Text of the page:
Aral Sea shrinkage caused by humans
16 April 2007
The Aral Sea is drying out so rapidly that it has shrunk by two-thirds in less than fifty years, leaving two separate lakes where the world's fourth largest lake once was.
Dr Patrick Austin and Dr Anson Mackay (UCL Environmental Change Research Centre) are authors of a paper appearing in this month's 'Quaternary Research' that describes how they deduced changes in the Central Asian lake by investigating changes in fossils and the chemical make-up of the water, along with colleagues from the Kazan State University and the University of Nottingham.
By analysing diatoms - microscopic algae covered in a glass-like shell - from an 11 metre core taken from the western area of the Aral Sea just inside the Kazakhstan border, the team discovered that in addition to the present regression, the lake also shrank severely at around 400 AD and again from 1195-1355 AD.
The current regression is largely due to the diversion of the Amu Darya and Syr Darya rivers away from the sea, one of the irrigation strategies of the former Soviet Union that has led to the loss of 90 per cent of its fish species and over 250 species of plankton.
The Soviets were not the first to meddle with the direction of the rivers feeding the lake, however. In the fifth century, there was a natural arid period in the region and lake levels were low as water-carrying cyclones failed to reach the Eastern Mediterranean, but this situation was compounded by the White Huns. As they swept west, it is believed they destroyed settlements along the Amu Darya river, diverting it away from the Aral Sea and towards Lake Sarykamysh to the southwest. The discovery of freshwater algae in the relevant sample from beneath the seabed indicates that the lake was restored to its former level in less than a decade after the Amu Darya started to flow back into the Aral.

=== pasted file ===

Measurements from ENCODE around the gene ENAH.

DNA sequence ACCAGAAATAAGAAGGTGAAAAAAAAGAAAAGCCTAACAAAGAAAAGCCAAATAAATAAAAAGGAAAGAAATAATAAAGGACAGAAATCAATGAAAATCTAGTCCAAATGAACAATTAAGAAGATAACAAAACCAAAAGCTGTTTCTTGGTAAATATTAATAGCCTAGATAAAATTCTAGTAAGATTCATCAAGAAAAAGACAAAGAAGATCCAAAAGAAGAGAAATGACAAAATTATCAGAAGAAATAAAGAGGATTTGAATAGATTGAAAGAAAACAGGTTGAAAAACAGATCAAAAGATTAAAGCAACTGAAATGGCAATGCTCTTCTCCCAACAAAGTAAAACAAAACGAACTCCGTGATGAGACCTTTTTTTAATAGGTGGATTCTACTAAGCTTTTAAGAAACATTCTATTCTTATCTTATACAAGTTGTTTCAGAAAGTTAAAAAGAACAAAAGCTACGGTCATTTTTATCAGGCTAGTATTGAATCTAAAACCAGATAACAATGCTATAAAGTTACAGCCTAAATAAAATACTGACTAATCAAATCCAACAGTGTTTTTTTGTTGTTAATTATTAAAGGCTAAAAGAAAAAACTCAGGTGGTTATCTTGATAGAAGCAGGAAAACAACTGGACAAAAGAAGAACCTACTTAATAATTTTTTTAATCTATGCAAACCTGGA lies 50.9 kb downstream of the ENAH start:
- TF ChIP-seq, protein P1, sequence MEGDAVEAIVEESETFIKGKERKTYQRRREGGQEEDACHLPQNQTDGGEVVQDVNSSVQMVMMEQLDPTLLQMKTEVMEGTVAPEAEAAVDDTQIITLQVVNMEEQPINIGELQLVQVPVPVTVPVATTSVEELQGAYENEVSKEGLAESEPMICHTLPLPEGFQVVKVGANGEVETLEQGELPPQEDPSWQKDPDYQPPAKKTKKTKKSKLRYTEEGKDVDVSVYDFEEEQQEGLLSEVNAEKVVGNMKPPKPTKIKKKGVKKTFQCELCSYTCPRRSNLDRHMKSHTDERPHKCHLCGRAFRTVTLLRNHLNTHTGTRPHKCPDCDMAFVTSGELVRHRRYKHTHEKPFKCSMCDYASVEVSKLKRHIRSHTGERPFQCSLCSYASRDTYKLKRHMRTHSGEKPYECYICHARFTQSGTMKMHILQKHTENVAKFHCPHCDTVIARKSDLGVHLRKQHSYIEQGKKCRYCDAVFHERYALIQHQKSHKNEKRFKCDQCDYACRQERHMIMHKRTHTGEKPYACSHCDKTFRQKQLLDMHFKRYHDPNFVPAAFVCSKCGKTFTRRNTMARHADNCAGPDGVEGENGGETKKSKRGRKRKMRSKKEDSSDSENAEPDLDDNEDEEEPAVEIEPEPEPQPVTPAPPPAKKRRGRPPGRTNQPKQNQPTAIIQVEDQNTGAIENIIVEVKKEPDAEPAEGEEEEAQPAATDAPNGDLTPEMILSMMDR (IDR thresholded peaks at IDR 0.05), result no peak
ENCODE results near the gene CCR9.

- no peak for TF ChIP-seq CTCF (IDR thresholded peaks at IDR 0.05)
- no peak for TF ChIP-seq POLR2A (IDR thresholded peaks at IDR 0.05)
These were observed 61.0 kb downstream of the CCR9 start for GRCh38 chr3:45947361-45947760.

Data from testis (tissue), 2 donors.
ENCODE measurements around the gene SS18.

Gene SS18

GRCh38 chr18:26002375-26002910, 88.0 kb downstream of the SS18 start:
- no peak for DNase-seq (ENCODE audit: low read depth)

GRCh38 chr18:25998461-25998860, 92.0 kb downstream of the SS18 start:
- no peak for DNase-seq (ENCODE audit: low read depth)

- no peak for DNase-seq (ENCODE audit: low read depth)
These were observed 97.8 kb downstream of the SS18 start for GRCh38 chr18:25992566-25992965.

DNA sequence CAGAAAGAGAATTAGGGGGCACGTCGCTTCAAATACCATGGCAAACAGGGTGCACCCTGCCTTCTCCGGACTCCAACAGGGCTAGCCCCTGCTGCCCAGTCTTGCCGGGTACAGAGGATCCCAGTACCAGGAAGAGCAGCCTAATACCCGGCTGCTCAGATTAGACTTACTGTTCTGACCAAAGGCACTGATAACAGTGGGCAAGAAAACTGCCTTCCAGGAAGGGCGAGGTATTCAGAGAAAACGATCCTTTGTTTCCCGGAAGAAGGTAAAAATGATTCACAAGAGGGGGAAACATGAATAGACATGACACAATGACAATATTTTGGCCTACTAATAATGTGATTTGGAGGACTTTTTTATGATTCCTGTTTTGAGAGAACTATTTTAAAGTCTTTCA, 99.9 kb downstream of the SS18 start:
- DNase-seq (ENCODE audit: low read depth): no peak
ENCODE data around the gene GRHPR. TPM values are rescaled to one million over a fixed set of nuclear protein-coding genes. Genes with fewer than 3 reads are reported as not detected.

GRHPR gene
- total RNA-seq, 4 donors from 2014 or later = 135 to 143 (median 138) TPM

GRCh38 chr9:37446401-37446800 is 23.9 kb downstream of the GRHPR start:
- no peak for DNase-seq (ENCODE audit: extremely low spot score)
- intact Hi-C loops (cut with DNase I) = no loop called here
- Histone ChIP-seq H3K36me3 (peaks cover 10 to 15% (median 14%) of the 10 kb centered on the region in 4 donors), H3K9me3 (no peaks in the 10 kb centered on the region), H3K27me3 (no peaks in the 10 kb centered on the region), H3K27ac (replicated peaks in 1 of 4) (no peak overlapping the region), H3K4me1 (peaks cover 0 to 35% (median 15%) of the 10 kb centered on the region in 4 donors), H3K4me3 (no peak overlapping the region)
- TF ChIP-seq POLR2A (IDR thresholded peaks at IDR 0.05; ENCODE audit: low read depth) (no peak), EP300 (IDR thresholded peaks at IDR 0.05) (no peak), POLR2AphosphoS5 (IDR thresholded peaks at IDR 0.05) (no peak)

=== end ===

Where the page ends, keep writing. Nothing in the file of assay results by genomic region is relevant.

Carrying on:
Similar human interference exacerbated the dry conditions prevalent during the second severe dry period, during the twelfth to fourteenth centuries. While the failure of water-carrying cyclones to reach inland was again a likely factor, Genghis Khan's destruction of irrigation facilities and flooding of the city of Urgench (in modern southern Uzbekistan) again resulted in water being diverted towards Lake Sarykamysh, leaving the Aral Sea high and dry. It was this ruthless episode that heralded the start of the Mongol conquest of the Islamic States and gave the Mongols their reputation for bloodshed.
While some experts point to increased aridity across Central Asia as a factor in the present low levels of the Aral Sea, according to Dr Austin and Dr Mackay, the severity of the current shrinkage is unquestionably due to human interaction with the lake. Furthermore, their team's findings show that this regression is far from being a unique event, as humans have had a long-standing and detrimental relationship with the lake.
Image: The Aral Sea has shrunk by two-thirds since 1960
To find out more about the changing face of the Aral Sea, follow the links at the bottom of this article.